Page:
How bad is bad description? Think of bad description as being like that teacher who droned on and on and put the class to sleep. Good description is more like the teacher who got students involved by using anecdotes and making the class interactive. You don’t want the descriptive passages in your story to put your readers to sleep, do you?

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2 days ago   •   510 notes   •   VIA characterandwritinghelp   •   SOURCE writing-questions-answered

Guide: How to Give Your Story a Purpose


2 days ago   •   375 notes   •   VIA thewritingcafe   •   SOURCE screenandscripts

The Mechanics of Screenwriting: What comes before?  


We’ve all been in the situation where we’re bursting with this fantastic idea for a TV series or a Hollywood blockbuster, and you just know it’s going to be big. You have all of the characters ready and waiting to explode on the page, and you have your setting, your ideal…

3 days ago   •   675 notes   •   VIA thewritingcafe   •   SOURCE thewritingcafe

When Doing Research


Writers are encouraged to write characters who are unlike themselves, but this requires research. Writers need to know about the cultures they are writing about, the illnesses they are writing about, the sexualities they are writing about, they need to know about the stereotypes, the misinterpretations, everything if they want it to be realistic and good.

But there is a barrier with researching on the internet. You can find articles on a certain type of cancer, but you might only be able to find a few paragraphs of someone’s experience with that cancer. You might want to set your story in Germany without being from there, but you’re not going to find everything you need to know on the internet either.

So what do you do?

A great option is to read memoirs. Look around on good reads to find summaries, reviews, and lists full of memoirs of the same subject. Read about first-hand experiences.

Is your story set in the past? Look up historical documents. Look up old newspapers, magazines, memoirs written at that time, letters, diaries, articles in journals, employee evaluations from a 1940s factory during WWII. Trust me, this stuff is out there. You just have to look for it. Make sure it was created during the time period that your story is set.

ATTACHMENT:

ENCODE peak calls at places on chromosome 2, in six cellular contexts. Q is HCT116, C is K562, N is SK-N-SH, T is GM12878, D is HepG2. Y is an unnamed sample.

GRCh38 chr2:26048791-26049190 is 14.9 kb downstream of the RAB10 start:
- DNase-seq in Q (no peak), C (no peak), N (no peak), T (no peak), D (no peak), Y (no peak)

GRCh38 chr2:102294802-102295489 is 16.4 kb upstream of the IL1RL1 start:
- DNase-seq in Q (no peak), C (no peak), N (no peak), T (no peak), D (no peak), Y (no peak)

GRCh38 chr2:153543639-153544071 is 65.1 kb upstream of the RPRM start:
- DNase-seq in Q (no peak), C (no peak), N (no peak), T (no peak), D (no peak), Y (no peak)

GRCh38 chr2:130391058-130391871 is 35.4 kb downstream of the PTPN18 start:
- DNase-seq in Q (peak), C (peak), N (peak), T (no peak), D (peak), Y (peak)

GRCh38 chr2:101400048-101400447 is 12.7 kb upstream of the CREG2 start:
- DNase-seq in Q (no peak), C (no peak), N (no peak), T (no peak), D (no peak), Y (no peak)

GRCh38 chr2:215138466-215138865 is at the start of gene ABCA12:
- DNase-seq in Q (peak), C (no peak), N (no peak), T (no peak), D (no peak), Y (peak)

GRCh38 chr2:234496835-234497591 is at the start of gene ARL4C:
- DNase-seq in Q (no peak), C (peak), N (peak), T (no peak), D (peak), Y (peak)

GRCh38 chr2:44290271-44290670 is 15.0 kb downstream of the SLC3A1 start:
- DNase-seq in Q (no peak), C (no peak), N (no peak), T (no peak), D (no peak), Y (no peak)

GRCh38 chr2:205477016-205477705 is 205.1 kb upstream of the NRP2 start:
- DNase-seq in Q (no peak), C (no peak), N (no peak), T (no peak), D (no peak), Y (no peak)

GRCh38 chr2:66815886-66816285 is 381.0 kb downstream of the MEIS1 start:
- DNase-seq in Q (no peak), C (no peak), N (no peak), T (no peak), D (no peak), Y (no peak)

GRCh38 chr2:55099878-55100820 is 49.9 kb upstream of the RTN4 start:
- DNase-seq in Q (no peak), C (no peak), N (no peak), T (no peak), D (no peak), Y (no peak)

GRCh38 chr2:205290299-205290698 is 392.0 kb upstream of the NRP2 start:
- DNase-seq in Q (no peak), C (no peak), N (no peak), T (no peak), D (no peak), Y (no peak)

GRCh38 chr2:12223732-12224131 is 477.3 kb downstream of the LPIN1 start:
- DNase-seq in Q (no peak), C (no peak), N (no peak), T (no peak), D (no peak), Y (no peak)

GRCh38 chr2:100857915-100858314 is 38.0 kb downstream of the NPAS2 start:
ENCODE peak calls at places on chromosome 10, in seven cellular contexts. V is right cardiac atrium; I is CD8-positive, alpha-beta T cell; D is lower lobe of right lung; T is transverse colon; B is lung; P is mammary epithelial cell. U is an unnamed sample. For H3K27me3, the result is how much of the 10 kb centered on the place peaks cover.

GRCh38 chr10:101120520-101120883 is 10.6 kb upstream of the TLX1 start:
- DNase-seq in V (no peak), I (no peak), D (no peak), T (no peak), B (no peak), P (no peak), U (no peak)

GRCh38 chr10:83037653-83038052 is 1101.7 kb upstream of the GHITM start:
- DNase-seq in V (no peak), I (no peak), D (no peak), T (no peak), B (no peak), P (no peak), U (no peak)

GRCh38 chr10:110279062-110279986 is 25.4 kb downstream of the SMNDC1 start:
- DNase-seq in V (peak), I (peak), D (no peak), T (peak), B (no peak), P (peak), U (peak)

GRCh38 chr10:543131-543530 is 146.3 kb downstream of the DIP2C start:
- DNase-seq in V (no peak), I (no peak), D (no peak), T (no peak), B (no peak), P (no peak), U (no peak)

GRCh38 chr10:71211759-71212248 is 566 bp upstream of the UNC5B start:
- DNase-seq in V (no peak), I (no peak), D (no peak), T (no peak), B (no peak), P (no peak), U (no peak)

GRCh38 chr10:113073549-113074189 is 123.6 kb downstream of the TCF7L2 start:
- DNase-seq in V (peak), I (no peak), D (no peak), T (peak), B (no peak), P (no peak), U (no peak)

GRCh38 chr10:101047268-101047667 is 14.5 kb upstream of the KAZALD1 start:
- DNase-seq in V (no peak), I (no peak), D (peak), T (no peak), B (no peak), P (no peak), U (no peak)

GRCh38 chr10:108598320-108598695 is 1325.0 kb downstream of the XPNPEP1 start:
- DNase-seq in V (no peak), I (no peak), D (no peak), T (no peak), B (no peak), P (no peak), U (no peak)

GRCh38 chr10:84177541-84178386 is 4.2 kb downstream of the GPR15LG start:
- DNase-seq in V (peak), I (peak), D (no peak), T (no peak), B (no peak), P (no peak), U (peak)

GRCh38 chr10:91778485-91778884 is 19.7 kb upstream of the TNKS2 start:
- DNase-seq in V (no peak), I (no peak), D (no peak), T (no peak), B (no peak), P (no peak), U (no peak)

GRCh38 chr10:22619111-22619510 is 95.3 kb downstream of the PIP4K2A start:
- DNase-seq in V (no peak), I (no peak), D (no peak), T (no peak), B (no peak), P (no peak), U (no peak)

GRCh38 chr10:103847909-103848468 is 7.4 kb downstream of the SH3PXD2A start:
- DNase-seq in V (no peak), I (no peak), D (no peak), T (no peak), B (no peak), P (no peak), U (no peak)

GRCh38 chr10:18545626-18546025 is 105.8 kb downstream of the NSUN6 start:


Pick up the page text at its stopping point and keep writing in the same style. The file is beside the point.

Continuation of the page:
Sometimes you’re writing about our time period and you need information on another culture or another religion. Historical documents are scarce because they’re not public and they’re still being made, and it can be expensive to buy memoirs if you can’t find a free copy.

This is where you can turn to real people, but there are some guidelines you should follow when approaching others for information:

  1. Make sure they are willing to share. Don’t go on some random person’s personal blog because you see in their picture that they fit the culture or demographic you are writing about. Blogs that are theme/information blogs are the ones that are safer to approach. If you do end up on someone’s personal blog, ask them if you can ask a question about that topic before you do it.
  2. Make sure they come from the right background. If you need information on Galway, a person who was born and raised in Dublin probably won’t be able to give you adequate and authentic information. If you need information on everyday life in Japan, a Japanese person born and raised in the US won’t be able to give you adequate and authentic information.
  3. Be nice. Don’t go into someone’s ask box and say, “I need information on your life.” Maybe tell them that you’re writing a story and that you’re trying to do as much research as you can. Be polite and respectful. You’re asking people to share their experiences with a stranger and sometimes the information you’re looking for can be a sensitive topic.
  4. Don’t expect the answer you want. If you were expecting a huge post with a read more and everything filled with all the information you ever wanted to know about getting confirmed in the Catholic faith or moving to a new country while having to learn a new language and in actuality you only got a few paragraphs, don’t get mad at the person. Most people don’t know every detail about their own culture and everyone has different experiences, or maybe they just don’t have much to say because they’re not sure what you’re looking for.
  5. Don’t take one answer as law. One person does not speak for all. People within one group view their group in different ways and have different opinions on how things should be defined or handled. People view the world differently and experience things in varying degrees. Ask more than one person. Ask many people.
  6. Don’t replicate one person’s experience for your story. Don’t ask someone about their experience with something and then use that exact experience for you character. Not only is this rude and insensitive to the person who was willing to share with you, but it’s lazy writing. This is why you need more accounts of what you’re writing about. You need to look at everything you’ve gathered and use some critical thinking.
  7. Don’t get mad if they don’t answer or if they refuse to answer. Some people have experienced some sensitive topics. They may be willing to share their experience, but only to a certain extent. If they refuse to answer your question for personal reasons, please be respectful.